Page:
I disabled the super-node ability.

    Thank You for Your replay!
    Have a nice day, Ace!


    George Valkov
     
    George Valkov, Aug 8, 2009
    #9
  10. That's a nice speed. I think then, the issue causing the slow-down is Skype?

    Ace
     
    Ace Fekay [MCT], Aug 8, 2009
    #10
  11. | | >
    | > Yes, btw the my server in Sofia is using 100M ethernet that goes
    directly
    | > to
    | > fiber, with 1 ms delay in the entire city :) ...it's not bad for a home
    | > server.
    | >
    | > The only time I noticed a slight delay, was when after a week uptime,
    | > Skype
    | > decided to become a super node and went crazy: netstat -bn indicated
    more
    | > than 500 TCP connections (despite what's written in it's documentation).
    | > So
    | > I disabled the super-node ability.
    | >
    | > Thank You for Your replay!
    | > Have a nice day, Ace!
    | >
    | >
    | > George Valkov
    | >
    |
    | That's a nice speed. I think then, the issue causing the slow-down is
    Skype?
    |
    | Ace|

    I just mentioned that issue I once had with Skype to underline that it's not
    that easy to overload the connection of the server. It happened several
    months ago, and is not related to the current slow down - which probably is
    due to long ADSL line on the client side.


    George Valkov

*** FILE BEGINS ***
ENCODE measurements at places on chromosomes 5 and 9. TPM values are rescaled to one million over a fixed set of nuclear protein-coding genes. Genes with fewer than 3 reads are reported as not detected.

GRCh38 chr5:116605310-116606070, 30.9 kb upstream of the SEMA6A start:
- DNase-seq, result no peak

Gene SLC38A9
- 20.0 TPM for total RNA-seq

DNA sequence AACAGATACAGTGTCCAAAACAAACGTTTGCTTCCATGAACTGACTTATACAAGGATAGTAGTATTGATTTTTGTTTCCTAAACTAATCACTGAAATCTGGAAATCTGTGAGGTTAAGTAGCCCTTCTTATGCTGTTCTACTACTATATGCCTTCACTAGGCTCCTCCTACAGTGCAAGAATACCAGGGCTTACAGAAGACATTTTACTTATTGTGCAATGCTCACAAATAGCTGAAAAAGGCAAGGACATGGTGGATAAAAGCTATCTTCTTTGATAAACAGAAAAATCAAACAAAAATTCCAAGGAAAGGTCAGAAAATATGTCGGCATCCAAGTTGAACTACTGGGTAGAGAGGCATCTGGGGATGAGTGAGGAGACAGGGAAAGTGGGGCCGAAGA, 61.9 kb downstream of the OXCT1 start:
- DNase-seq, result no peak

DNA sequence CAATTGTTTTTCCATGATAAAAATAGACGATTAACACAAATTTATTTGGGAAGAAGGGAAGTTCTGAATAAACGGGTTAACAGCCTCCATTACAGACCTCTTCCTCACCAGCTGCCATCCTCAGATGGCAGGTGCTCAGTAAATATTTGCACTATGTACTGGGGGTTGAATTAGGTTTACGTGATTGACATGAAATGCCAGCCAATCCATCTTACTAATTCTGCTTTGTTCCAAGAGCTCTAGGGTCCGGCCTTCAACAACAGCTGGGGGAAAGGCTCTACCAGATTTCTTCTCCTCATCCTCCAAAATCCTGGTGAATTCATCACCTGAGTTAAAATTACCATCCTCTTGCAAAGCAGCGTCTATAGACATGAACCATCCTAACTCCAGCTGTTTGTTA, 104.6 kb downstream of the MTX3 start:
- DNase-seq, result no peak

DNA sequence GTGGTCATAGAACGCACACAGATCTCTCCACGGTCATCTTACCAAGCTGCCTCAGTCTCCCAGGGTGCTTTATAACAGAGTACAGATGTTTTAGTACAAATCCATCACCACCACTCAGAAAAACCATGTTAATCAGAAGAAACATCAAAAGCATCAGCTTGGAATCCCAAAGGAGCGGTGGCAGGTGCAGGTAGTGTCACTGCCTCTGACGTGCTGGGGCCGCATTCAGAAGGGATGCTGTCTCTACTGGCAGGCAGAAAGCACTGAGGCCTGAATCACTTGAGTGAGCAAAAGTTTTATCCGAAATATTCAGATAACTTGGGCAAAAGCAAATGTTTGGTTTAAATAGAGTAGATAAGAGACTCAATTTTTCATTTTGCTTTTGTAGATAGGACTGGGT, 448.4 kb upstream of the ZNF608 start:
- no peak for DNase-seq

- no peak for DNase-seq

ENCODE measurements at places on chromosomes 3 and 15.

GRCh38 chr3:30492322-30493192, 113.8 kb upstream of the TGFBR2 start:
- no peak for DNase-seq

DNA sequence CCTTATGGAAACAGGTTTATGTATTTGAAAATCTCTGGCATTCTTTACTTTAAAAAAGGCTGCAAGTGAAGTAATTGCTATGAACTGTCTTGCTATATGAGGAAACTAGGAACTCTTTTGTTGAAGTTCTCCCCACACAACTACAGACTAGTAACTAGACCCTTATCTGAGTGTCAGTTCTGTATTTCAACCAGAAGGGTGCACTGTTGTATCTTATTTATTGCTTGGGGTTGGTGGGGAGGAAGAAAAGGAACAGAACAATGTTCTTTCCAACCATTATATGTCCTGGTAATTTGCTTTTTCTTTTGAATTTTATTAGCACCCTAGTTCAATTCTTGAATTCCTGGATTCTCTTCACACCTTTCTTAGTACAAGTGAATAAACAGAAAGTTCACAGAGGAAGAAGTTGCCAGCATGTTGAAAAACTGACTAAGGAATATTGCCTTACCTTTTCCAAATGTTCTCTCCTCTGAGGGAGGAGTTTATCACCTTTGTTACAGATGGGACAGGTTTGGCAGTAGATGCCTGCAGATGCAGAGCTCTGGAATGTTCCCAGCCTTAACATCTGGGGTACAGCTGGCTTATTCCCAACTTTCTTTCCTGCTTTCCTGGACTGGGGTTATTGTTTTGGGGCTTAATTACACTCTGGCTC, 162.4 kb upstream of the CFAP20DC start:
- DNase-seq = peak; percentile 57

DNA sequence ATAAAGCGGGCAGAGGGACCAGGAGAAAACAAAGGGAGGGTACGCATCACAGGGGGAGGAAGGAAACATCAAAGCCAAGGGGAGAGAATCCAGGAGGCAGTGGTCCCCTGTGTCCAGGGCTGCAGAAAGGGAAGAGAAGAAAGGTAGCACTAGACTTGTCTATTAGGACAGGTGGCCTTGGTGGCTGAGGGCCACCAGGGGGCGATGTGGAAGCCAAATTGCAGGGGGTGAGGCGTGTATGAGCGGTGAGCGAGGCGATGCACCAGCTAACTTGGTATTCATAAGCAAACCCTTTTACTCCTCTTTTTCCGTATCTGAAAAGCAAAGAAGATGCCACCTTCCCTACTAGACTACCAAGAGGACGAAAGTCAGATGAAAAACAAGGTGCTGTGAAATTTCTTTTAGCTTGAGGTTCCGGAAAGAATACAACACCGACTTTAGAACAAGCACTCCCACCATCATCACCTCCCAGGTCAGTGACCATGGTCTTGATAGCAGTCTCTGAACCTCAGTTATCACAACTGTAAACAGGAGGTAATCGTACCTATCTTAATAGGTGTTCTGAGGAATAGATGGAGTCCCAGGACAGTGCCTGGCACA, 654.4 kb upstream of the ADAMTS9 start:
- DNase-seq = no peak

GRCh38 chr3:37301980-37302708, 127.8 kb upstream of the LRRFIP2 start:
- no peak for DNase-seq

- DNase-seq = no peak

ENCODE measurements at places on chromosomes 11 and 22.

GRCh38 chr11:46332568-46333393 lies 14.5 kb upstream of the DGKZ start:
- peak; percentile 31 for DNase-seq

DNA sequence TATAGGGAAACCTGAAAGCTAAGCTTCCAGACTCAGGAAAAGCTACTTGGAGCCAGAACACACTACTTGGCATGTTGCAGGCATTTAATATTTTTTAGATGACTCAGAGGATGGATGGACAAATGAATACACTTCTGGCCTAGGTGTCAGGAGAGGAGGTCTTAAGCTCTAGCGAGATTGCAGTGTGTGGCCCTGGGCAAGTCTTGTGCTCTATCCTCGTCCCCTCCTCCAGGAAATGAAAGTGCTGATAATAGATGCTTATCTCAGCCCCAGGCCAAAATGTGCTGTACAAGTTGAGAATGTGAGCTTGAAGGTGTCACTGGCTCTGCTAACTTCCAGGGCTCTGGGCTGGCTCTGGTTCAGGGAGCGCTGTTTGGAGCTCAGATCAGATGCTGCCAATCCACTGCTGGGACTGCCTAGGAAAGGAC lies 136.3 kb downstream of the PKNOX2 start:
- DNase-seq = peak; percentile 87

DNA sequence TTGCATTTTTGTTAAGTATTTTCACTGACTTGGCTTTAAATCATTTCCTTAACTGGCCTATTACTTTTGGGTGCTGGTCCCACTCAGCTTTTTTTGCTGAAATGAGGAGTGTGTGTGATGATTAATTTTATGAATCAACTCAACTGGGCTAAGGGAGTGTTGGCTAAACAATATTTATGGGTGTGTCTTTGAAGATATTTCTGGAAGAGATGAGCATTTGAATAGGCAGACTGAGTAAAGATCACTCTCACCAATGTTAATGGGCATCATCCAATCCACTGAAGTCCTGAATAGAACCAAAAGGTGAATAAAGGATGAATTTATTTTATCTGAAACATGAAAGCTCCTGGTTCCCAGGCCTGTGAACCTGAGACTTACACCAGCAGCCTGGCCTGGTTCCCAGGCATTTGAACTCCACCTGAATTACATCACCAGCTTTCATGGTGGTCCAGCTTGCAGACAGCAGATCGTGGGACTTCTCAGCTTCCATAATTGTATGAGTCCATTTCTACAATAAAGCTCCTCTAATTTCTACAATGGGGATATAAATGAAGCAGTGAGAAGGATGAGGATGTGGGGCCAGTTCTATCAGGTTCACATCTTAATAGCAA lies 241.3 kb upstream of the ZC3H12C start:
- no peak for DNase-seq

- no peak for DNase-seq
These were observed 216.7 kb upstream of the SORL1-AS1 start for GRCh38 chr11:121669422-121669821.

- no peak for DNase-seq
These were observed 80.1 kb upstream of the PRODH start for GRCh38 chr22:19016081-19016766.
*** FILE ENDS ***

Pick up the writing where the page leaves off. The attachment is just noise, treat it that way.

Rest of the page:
George Valkov, Aug 8, 2009
    #11
  12. Oh, ok. Well, I hope the fiber option comes out for you sooner than later!

    Ace
     
    Ace Fekay [MCT], Aug 8, 2009
    #12
  13. | | >
    | > I just mentioned that issue I once had with Skype to underline that it's
    | > not
    | > that easy to overload the connection of the server. It happened several
    | > months ago, and is not related to the current slow down - which probably
    | > is
    | > due to long ADSL line on the client side.
    | >
    | >
    | > George Valkov
    |
    | Oh, ok. Well, I hope the fiber option comes out for you sooner than later!
    |
    | Ace

    Thank You, Ace!

    George Valkov
     
    George Valkov, Aug 9, 2009
    #13
  14. You are welcome!

    Ace
     
    Ace Fekay [MCT], Aug 9, 2009
    #14
    1. Advertisements

Ask a Question

Want to reply to this thread or ask your own question?

You'll need to choose a username for the site, which only take a couple of moments (here). After that, you can post your question and our members will help you out.